Watch, meet smartwatch: Fossil and Misfit think they're a perfect match
It seems like everyone came back to work from Christmas vacation with a rubber or plastic band on their wrist.
High deductibles and forced wellness checkups are scaring people into better personal health habits. Doctors are telling their patients to get off their tushes and walk, and they're all buying fitness trackers.
What does all that have to do with Fossil Group, a $3.5 billion-a-year global fashion accessories brand that makes watches, leather goods, jewelry and sunglasses?
Apparently, a lot.
Don't call the Dallas-area company a dinosaur watchmaker just yet.
Fossil is taking this evolution, this reinvention business, quite seriously.
Fossil shares tanked last year, falling from above $100 to $50 before Christmas. Shares took another big drop to below $30 during the holiday season when the Apple Watch cut into Fossil's traditional business, particularly men's watches. Fitbit, Garmin and other fitness trackers that do more than tell time were also hot holiday items.
That's when Fossil bought a company.
Fossil announced in November that it was buying the Burlingame, Calif.-based wearable-technology maker Misfit. It closed the $260 million purchase a couple of weeks before Christmas.
Each company believes it's found its match, a partner that completes it.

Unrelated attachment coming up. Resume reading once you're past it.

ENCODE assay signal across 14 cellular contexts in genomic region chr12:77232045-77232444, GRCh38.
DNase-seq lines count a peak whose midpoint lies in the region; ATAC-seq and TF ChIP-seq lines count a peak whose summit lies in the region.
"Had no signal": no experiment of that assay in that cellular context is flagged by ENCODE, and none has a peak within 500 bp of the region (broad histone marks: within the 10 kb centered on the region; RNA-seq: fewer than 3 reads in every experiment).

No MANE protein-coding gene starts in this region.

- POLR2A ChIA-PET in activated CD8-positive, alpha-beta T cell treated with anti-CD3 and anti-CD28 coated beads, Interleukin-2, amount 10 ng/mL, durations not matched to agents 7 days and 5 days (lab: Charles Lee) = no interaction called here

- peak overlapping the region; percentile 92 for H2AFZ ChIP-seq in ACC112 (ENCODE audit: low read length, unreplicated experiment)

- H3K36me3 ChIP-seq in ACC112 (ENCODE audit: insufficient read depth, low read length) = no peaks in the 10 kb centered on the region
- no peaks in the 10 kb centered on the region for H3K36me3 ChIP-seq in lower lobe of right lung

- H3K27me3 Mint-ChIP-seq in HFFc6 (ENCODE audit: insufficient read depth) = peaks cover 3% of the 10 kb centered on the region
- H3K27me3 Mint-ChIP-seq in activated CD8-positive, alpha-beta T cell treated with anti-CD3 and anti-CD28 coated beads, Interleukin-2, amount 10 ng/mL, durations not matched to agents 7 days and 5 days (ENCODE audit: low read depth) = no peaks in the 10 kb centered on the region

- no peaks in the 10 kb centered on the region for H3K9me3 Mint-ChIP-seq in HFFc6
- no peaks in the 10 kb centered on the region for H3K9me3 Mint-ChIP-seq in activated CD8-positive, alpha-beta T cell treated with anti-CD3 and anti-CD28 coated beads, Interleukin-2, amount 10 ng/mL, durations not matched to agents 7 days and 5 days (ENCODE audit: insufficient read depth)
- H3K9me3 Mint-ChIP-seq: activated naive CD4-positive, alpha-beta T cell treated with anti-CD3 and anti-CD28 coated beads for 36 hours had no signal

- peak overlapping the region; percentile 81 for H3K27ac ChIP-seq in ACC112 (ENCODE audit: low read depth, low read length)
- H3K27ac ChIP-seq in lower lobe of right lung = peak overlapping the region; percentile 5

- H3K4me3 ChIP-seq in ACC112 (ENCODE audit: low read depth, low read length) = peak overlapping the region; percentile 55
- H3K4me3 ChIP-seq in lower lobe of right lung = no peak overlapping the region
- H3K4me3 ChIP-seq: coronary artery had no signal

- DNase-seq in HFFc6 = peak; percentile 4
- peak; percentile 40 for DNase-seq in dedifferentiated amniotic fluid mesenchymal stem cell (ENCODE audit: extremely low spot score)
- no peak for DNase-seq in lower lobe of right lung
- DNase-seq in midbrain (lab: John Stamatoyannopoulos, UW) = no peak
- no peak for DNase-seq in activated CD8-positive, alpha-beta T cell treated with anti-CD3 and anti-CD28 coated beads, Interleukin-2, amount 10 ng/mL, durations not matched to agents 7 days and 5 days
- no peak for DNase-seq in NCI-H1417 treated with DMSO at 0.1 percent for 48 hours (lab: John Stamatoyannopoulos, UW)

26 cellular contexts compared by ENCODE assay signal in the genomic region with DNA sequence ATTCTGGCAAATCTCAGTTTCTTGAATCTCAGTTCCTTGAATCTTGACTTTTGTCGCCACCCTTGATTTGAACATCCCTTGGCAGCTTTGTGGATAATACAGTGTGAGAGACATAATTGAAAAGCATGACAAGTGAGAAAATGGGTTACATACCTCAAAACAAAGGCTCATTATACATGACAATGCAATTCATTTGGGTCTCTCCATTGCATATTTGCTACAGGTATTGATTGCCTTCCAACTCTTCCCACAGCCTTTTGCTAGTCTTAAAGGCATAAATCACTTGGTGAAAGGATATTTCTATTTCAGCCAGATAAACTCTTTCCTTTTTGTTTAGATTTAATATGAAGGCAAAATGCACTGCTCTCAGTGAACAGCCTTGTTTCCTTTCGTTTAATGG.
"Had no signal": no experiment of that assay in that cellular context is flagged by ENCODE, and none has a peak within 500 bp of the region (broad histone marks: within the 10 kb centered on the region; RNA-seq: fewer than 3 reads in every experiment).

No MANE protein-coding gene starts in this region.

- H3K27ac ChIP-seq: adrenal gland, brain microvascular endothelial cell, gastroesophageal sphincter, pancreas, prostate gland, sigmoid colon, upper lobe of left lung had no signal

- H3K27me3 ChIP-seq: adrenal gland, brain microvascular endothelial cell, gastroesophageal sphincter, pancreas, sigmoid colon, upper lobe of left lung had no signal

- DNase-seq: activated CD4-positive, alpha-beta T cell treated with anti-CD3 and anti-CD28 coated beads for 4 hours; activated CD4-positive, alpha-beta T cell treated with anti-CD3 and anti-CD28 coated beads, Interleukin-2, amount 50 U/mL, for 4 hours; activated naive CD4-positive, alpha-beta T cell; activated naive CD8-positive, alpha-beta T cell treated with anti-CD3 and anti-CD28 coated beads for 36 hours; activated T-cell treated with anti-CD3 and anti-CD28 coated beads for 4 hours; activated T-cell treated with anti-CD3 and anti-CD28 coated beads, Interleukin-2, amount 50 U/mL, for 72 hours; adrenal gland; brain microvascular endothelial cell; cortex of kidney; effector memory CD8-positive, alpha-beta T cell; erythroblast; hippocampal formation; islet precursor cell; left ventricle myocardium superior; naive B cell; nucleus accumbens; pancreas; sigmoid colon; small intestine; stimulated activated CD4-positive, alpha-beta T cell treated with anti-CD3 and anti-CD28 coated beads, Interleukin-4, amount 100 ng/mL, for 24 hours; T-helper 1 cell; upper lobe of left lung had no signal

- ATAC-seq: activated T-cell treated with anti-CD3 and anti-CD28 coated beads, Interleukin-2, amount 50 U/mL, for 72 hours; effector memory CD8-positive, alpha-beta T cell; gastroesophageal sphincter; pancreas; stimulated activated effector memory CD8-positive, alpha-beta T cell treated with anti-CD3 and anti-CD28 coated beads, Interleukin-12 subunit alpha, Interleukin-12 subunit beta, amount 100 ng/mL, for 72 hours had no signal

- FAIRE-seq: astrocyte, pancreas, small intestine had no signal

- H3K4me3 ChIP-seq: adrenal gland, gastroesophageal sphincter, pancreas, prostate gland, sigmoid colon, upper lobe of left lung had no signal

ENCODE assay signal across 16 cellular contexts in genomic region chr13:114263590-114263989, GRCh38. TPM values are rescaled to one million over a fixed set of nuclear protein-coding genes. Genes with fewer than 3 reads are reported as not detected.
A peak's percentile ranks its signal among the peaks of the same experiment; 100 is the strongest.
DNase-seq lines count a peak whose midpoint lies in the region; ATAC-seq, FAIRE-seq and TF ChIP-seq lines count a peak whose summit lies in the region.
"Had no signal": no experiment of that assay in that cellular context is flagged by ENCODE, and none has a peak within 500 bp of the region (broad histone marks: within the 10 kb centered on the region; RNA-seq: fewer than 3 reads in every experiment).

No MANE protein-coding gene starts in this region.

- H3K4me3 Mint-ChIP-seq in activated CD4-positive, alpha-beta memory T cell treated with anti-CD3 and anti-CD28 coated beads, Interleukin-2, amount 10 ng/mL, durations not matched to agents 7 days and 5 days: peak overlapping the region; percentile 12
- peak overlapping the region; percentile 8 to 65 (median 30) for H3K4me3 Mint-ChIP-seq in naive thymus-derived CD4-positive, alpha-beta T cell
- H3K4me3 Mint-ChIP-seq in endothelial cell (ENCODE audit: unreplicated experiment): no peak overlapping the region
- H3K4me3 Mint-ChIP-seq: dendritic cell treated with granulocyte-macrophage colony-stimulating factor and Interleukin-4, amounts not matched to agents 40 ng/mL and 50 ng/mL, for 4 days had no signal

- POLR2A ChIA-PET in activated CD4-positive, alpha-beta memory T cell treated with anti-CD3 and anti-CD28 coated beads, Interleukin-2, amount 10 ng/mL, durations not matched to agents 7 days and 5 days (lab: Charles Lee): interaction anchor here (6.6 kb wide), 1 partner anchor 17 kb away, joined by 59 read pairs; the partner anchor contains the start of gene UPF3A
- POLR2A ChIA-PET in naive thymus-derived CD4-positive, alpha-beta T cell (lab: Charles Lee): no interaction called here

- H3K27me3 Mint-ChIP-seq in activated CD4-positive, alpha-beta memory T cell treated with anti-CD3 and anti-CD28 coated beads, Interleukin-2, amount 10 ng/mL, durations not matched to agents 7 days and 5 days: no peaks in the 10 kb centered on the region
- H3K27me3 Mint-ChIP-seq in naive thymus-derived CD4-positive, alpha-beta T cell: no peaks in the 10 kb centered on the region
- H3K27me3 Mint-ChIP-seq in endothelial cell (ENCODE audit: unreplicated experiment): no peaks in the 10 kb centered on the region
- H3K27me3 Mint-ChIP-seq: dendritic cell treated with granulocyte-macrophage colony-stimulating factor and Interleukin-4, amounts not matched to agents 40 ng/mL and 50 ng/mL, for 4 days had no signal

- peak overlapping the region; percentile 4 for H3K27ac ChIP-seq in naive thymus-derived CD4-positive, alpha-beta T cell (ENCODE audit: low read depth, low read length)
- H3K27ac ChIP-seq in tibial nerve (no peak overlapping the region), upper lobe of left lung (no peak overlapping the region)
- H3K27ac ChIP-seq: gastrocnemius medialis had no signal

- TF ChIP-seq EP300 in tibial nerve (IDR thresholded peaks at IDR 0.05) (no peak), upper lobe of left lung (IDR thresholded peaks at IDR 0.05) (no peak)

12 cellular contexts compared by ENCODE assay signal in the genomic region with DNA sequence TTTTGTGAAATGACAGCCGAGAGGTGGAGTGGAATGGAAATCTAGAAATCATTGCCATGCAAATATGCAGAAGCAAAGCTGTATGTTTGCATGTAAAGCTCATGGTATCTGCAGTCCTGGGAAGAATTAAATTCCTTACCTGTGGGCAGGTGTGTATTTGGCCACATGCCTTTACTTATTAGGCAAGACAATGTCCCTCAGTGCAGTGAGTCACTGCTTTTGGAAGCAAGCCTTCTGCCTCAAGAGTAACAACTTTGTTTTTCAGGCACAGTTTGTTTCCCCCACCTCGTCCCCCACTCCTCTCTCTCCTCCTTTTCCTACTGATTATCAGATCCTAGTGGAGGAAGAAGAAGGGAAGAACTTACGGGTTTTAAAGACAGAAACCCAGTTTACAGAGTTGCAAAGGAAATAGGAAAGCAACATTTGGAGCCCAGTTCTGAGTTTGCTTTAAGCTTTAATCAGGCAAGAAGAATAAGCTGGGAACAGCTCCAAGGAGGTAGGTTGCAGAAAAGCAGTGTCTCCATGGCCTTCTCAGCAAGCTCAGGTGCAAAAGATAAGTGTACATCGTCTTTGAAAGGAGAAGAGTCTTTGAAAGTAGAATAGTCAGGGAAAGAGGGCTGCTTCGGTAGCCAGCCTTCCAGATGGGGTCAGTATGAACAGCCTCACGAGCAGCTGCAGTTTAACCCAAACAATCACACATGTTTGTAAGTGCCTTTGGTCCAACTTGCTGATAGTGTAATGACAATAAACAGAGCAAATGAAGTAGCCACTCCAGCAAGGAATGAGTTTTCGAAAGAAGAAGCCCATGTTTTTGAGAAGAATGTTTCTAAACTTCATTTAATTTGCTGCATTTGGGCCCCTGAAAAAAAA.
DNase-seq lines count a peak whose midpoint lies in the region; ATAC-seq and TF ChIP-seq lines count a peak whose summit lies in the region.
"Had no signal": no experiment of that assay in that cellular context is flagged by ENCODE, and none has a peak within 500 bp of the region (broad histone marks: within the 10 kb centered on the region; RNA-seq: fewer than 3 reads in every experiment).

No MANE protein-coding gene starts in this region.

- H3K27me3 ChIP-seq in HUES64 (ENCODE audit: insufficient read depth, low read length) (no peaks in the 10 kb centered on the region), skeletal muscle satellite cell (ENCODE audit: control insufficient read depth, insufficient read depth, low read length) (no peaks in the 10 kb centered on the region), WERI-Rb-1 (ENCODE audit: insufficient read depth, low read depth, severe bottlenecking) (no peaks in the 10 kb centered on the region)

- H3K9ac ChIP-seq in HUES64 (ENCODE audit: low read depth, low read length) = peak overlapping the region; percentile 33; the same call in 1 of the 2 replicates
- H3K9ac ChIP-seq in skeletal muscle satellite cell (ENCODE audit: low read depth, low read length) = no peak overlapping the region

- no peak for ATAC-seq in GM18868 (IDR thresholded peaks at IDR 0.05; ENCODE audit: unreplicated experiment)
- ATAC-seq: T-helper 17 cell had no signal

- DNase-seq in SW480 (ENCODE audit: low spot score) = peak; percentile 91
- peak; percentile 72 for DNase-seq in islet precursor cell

Misfit founder Sonny Vu said he couldn't find anyone in Silicon Valley who cared about fashion.
"We're looking to build a great company with a design view," Vu said during a panel session at the Consumer Electronics Show in January.
After co-branding a couple of products, including a waterproof tracker for swimmers branded with Speedo and a crystal-adorned tracker co-branded with Swarovski that runs on solar power, Vu discovered that the branding route wasn't easy.
"We were so happy to find Fossil," he said.
He said it was "love at first sight" when he saw Fossil's list of more than 15 licensed and owned brands, including Tory Burch, Kate Spade, Armani Exchange and Michele. "It's a treasure chest of design."
Fossil's reaction to Misfit was just as wide-eyed.
A year ago, for example, New York-based Oscar Health Insurance started giving its clients free Misfit wristband pedometers.
"Oscar Health Insurance? How do we do that? We sell to Macy's," said Preston Moxcey, vice president and general manager of wearable technology for Fossil.
Misfit has an organization in place to sell to health care companies and corporate human resources professionals. It wants to advance the idea that fitness tracking merchandise can be part of employee benefit plans, either through discounts or custom-made trackers, said Greg McKelvey, Fossil Group's chief strategy and digital officer.
"Sonny Vu has been building theses relationships with health care customers the last four years," McKelvey said.
Thanks to Misfit, Fossil was included for the first time in a session at the Consumer Electronics Show, participating in a panel called "From Geek to Chic: Digital Health Goes Mainstream."
At CES, Fossil announced its plans to launch 100 new wearables in 2016, including activity trackers and smartwatches made with Misfit.
One of the first products due out this spring will be the Ray Fitness and Sleep Monitor Sport Band. It will be compatible with the Apple and Android operating systems, and it will record steps, sleep, calories burned, distance and activity types, including running, swimming, yoga, tennis, basketball and other sports. It will have alarms for specific calls, texts and movement reminders. It can be preordered for $99.99.